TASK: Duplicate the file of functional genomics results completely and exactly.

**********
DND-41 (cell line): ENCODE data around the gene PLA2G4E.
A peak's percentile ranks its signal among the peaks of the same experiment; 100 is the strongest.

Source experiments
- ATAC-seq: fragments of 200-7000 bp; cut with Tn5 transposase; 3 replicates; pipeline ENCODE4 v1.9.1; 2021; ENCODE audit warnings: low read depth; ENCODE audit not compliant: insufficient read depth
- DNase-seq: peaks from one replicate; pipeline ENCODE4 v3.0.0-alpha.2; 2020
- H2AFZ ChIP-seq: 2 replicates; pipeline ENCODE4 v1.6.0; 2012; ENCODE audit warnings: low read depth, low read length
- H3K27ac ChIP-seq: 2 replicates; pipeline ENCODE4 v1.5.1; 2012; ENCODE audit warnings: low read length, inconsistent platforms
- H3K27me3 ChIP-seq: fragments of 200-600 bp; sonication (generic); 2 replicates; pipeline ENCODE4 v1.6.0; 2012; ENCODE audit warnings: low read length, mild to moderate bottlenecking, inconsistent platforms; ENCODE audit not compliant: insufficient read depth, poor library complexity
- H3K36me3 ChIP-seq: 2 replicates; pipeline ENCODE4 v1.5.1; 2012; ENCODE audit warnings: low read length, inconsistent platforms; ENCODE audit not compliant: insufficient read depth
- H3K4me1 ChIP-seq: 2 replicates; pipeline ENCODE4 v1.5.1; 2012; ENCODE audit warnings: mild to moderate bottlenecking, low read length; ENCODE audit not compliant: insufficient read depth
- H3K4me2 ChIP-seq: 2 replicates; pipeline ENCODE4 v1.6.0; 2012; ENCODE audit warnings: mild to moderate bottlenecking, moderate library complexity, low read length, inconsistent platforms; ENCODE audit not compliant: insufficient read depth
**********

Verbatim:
DND-41 (cell line): ENCODE data around the gene PLA2G4E.
A peak's percentile ranks its signal among the peaks of the same experiment; 100 is the strongest.

Source experiments
- ATAC-seq: fragments of 200-7000 bp; cut with Tn5 transposase; 3 replicates; pipeline ENCODE4 v1.9.1; 2021; ENCODE audit warnings: low read depth; ENCODE audit not compliant: insufficient read depth
- DNase-seq: peaks from one replicate; pipeline ENCODE4 v3.0.0-alpha.2; 2020
- H2AFZ ChIP-seq: 2 replicates; pipeline ENCODE4 v1.6.0; 2012; ENCODE audit warnings: low read depth, low read length
- H3K27ac ChIP-seq: 2 replicates; pipeline ENCODE4 v1.5.1; 2012; ENCODE audit warnings: low read length, inconsistent platforms
- H3K27me3 ChIP-seq: fragments of 200-600 bp; sonication (generic); 2 replicates; pipeline ENCODE4 v1.6.0; 2012; ENCODE audit warnings: low read length, mild to moderate bottlenecking, inconsistent platforms; ENCODE audit not compliant: insufficient read depth, poor library complexity
- H3K36me3 ChIP-seq: 2 replicates; pipeline ENCODE4 v1.5.1; 2012; ENCODE audit warnings: low read length, inconsistent platforms; ENCODE audit not compliant: insufficient read depth
- H3K4me1 ChIP-seq: 2 replicates; pipeline ENCODE4 v1.5.1; 2012; ENCODE audit warnings: mild to moderate bottlenecking, low read length; ENCODE audit not compliant: insufficient read depth
- H3K4me2 ChIP-seq: 2 replicates; pipeline ENCODE4 v1.6.0; 2012; ENCODE audit warnings: mild to moderate bottlenecking, moderate library complexity, low read length, inconsistent platforms; ENCODE audit not compliant: insufficient read depth